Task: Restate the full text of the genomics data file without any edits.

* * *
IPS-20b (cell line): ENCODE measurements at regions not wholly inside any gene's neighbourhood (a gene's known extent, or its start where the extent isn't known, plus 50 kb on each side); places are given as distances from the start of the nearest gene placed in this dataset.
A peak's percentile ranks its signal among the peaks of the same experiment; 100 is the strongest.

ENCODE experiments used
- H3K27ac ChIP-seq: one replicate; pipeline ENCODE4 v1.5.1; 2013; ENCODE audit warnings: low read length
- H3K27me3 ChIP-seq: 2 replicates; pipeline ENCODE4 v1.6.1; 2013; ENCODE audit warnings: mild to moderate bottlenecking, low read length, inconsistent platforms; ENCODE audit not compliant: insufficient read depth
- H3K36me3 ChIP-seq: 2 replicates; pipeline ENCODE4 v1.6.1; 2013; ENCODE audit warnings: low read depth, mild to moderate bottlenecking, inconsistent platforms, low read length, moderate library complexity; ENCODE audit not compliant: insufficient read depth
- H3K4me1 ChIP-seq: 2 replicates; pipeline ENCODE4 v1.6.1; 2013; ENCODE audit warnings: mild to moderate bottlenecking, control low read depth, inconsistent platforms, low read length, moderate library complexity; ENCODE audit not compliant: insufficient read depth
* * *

IPS-20b (cell line): ENCODE measurements at regions not wholly inside any gene's neighbourhood (a gene's known extent, or its start where the extent isn't known, plus 50 kb on each side); places are given as distances from the start of the nearest gene placed in this dataset.
A peak's percentile ranks its signal among the peaks of the same experiment; 100 is the strongest.

ENCODE experiments used
- H3K27ac ChIP-seq: one replicate; pipeline ENCODE4 v1.5.1; 2013; ENCODE audit warnings: low read length
- H3K27me3 ChIP-seq: 2 replicates; pipeline ENCODE4 v1.6.1; 2013; ENCODE audit warnings: mild to moderate bottlenecking, low read length, inconsistent platforms; ENCODE audit not compliant: insufficient read depth
- H3K36me3 ChIP-seq: 2 replicates; pipeline ENCODE4 v1.6.1; 2013; ENCODE audit warnings: low read depth, mild to moderate bottlenecking, inconsistent platforms, low read length, moderate library complexity; ENCODE audit not compliant: insufficient read depth
- H3K4me1 ChIP-seq: 2 replicates; pipeline ENCODE4 v1.6.1; 2013; ENCODE audit warnings: mild to moderate bottlenecking, control low read depth, inconsistent platforms, low read length, moderate library complexity; ENCODE audit not compliant: insufficient read depth